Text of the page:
Daddy Says

Daddy Says

by Ntozake Shange
     
 
Annie Sharon and Lucie-Marie, daughters of two African-American rodeo stars, have been raised by their loving but remote father, Tie-Down, since their mother, Twanda, was killed by an out-of-control horse. The girls feel their mother's absence terribly, especially now that they are beginning to get older, but Tie-Down misses her too much to talk about her. Now

Overview

Annie Sharon and Lucie-Marie, daughters of two African-American rodeo stars, have been raised by their loving but remote father, Tie-Down, since their mother, Twanda, was killed by an out-of-control horse. The girls feel their mother's absence terribly, especially now that they are beginning to get older, but Tie-Down misses her too much to talk about her. Now Tie-Down has started dating Cassie, and the girls resent her intrusion into their lives. But after a close call at the rodeo, it is Cassie who finally brings this family together.

Editorial Reviews

Publishers Weekly
This novel set in Texas offers an insider's view of the African-American rodeo scene, with mixed success. Shange (for colored girls who have considered suicide/ when the rainbow is enuf) vividly conveys the excitement and danger of trick riding and ably expresses the void felt by Cowboy "Tie-Down" and his two daughters, 12-year-old Lucie-Marie and 14-year-old Annie Sharon, after his rodeo-star wife is killed by a temperamental horse. However, at times the author strains too hard to evoke emotions and local color; often her characters' dialogue comes off as cliched ("Well, you two are Daddy's rough, tough ridin' cutie-pies, that's for sure. And I love you way down deep in my soul"), especially in contrast with the sisters' more serious exchanges. Tension mounts within the family when Annie Sharon suspects that Tie-Down's new girlfriend, Cassie Caruthers ("a slip of a woman, not much bigger than a minute") is trying to fill her mother's boots. Hoping to draw her father's attention back to his family and his renowned late wife, Annie Sharon takes ill-conceived risks on horseback. As might be expected, the results prove disastrous. Annie Sharon realizes that she has gone too far only after her father becomes seriously injured while trying to save her life. The story provides enough action to keep pages turning, but the heart-felt moments are too few. Ages 10-14. (Jan.) Copyright 2002 Cahners Business Information.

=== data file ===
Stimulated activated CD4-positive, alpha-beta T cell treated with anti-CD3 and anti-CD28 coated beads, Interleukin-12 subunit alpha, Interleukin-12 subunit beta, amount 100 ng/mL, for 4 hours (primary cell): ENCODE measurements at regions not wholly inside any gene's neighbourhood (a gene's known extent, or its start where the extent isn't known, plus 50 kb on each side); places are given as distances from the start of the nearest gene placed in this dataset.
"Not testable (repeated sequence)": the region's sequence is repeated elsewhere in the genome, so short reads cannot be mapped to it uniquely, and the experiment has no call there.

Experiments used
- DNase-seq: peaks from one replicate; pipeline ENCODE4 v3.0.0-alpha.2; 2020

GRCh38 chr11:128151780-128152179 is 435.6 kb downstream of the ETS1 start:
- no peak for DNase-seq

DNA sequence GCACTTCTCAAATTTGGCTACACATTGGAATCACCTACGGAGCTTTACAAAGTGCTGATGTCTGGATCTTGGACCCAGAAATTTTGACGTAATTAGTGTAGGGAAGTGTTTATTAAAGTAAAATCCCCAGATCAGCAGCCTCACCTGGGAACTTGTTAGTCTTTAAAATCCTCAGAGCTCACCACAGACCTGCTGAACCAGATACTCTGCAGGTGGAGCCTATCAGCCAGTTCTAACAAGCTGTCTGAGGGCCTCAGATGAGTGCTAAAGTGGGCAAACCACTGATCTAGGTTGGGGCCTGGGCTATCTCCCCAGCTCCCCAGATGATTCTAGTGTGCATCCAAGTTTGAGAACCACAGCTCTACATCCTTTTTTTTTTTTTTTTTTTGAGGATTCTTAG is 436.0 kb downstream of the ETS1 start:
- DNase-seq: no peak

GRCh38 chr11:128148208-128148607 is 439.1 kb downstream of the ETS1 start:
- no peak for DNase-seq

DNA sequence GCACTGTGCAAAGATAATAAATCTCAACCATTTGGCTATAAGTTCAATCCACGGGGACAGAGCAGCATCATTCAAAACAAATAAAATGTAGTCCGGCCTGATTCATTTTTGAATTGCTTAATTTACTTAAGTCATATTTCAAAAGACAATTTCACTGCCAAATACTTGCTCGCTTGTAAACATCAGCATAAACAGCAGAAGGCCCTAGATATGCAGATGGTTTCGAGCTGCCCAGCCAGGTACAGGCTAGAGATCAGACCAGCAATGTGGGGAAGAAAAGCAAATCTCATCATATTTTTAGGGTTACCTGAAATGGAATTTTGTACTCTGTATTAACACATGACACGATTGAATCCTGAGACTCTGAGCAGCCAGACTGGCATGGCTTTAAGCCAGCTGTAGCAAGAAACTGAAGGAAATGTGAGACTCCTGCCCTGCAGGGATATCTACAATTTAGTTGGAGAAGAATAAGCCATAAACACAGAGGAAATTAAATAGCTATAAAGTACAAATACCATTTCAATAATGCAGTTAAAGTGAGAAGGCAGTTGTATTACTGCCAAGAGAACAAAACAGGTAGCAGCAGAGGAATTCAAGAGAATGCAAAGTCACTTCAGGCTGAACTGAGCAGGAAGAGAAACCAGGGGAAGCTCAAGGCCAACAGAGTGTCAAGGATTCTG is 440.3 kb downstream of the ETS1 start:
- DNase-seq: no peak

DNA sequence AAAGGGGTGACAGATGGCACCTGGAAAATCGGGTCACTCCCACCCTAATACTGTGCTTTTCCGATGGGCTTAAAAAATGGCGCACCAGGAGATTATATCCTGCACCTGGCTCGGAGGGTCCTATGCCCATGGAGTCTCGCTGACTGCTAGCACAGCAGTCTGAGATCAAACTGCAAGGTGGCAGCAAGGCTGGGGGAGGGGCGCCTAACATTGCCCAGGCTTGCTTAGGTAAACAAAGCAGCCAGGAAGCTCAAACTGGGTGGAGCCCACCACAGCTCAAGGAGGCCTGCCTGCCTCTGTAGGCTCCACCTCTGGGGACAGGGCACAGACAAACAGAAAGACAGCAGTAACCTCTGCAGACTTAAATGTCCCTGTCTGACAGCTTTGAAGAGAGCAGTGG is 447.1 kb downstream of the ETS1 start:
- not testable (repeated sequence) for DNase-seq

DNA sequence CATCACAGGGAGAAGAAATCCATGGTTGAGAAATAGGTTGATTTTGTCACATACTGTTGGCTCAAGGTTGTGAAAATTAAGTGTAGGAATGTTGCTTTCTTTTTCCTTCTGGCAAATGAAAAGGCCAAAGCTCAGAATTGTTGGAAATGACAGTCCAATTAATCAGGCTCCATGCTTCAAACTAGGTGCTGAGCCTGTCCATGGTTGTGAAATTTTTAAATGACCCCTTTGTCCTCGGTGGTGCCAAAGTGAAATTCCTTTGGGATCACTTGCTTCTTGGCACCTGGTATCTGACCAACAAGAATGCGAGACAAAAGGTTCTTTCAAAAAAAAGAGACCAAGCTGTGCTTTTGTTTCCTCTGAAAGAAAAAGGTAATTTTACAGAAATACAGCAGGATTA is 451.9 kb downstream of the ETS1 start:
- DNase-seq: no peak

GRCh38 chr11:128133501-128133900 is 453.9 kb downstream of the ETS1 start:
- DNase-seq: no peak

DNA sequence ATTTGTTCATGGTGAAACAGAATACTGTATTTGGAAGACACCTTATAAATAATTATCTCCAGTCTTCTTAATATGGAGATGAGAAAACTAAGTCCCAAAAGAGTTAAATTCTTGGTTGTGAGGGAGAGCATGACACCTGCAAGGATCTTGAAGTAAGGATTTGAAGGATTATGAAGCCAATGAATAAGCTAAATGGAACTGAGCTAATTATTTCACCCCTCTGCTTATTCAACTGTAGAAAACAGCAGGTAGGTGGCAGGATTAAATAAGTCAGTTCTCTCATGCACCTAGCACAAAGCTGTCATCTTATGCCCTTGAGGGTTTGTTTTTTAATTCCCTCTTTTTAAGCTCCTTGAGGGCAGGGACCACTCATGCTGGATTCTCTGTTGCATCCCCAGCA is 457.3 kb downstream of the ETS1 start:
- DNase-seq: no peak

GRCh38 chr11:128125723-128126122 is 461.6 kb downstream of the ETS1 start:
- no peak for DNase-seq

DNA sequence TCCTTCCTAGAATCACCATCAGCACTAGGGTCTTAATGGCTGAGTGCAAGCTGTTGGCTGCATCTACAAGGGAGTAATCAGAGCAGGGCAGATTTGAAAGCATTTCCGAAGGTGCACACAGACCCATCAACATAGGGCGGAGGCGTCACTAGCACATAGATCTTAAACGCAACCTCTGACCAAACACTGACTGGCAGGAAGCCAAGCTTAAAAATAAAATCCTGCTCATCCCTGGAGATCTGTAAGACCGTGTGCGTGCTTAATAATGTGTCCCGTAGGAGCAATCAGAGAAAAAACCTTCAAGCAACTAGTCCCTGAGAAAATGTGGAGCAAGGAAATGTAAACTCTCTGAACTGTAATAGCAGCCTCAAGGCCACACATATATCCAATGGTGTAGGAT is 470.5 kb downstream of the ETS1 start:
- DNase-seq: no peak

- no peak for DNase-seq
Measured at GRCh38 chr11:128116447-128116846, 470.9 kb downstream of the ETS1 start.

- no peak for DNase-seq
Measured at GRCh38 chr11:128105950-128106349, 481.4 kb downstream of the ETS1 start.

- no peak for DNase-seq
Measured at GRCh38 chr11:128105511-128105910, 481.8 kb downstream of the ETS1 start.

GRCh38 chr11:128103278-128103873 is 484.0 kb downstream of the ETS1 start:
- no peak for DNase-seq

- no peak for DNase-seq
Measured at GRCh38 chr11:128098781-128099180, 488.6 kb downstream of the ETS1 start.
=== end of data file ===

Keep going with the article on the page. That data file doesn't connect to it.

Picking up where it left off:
VOYA